- Coverage should be evaluated with an eye towards providing coverage, not in an effort to exclude coverage
- The insurer must prove that an exclusion applies to exclude coverage for a claim
- The insured should be given the benefit of the doubt when there is an ambiguity in the policy
- Any undefined term in an insurance policy should be given broad meaning (as long as it does not lead to an absurd result) in an effort to provide coverage, not a narrow interpretation to preclude coverage (“read in, read out”)
- All coverage available to an insured must be disclosed and the claim process clearly explained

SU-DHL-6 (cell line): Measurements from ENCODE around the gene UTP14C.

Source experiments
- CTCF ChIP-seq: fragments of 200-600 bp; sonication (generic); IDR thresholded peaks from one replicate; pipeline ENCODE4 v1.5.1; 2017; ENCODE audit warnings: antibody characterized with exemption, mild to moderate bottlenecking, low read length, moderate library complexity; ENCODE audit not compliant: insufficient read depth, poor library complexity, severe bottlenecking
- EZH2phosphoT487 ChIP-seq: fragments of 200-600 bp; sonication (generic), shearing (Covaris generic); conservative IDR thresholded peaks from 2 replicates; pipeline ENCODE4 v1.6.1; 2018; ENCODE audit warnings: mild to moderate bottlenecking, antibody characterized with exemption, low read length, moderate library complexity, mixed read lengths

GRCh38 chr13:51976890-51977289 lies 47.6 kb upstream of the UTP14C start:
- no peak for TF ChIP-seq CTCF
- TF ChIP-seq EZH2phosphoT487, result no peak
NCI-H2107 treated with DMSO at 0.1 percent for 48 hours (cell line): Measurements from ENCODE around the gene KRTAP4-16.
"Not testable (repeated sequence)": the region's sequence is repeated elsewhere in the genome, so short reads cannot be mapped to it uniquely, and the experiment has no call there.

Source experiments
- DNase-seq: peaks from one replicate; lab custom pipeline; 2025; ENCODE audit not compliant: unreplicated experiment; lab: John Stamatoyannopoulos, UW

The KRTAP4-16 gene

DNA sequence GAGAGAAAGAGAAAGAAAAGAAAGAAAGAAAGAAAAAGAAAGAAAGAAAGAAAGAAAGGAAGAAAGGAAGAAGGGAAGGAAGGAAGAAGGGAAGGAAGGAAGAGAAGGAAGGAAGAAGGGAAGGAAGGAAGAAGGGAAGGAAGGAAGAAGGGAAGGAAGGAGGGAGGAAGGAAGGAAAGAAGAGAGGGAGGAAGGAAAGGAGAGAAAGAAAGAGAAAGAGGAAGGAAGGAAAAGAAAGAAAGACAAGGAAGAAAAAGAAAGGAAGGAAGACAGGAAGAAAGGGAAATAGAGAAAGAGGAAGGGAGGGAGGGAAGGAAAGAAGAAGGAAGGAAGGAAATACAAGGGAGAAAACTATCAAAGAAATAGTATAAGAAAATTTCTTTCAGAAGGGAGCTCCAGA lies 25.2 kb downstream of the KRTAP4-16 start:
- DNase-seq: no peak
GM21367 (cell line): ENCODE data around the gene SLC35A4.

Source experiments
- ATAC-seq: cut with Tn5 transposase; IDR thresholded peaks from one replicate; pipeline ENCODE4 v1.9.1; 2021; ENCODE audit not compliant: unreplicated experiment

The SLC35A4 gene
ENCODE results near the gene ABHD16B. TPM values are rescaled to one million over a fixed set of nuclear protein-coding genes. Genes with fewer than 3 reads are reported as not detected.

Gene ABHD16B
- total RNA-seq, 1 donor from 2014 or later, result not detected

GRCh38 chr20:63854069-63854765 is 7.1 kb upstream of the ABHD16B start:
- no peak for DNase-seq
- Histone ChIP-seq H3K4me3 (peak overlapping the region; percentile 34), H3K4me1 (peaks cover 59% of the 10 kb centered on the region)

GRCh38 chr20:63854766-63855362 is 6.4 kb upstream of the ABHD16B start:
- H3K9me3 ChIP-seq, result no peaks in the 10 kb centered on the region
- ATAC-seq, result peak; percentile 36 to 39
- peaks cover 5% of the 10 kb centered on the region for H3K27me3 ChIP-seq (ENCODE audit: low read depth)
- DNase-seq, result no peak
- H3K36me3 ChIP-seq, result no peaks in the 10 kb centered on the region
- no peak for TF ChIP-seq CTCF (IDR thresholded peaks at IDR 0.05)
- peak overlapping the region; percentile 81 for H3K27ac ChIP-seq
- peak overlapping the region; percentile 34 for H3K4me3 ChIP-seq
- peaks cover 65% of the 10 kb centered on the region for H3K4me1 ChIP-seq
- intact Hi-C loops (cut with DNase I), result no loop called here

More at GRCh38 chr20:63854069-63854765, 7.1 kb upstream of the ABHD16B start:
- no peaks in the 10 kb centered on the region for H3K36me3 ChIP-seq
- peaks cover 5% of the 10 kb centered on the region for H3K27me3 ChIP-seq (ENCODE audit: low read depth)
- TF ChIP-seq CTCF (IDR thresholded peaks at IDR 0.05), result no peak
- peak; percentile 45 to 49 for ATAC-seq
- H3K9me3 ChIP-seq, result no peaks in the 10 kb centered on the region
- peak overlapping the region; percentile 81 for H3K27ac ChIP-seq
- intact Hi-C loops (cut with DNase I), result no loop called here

All too often I am confronted with overzealous adjusters attempting to manufacture claim denials. While I will ask that they point to the particular policy provision they feel excludes coverage, I am many times met with the following mantra; “We have sought a coverage opinion and our attorneys feel the claim is not covered.” When asked to reconsider, the silence is deafening, and when there is a response, all too often the response reflects that no real consideration was given to the request.
We need to keep in mind that attorneys are trained to be “zealous advocates for clients” (here, the insurance company), and they therefore take an entirely different approach to coverage interpretation than that required of an insurance adjuster, which is to try to find a way to cover the claim. Therefore adjusters need to have that discussion with coverage counsel so that they understand that the adjuster is actually looking to provide coverage, not looking to deny the claim. How many times do you think an adjuster has had that conversation with coverage counsel?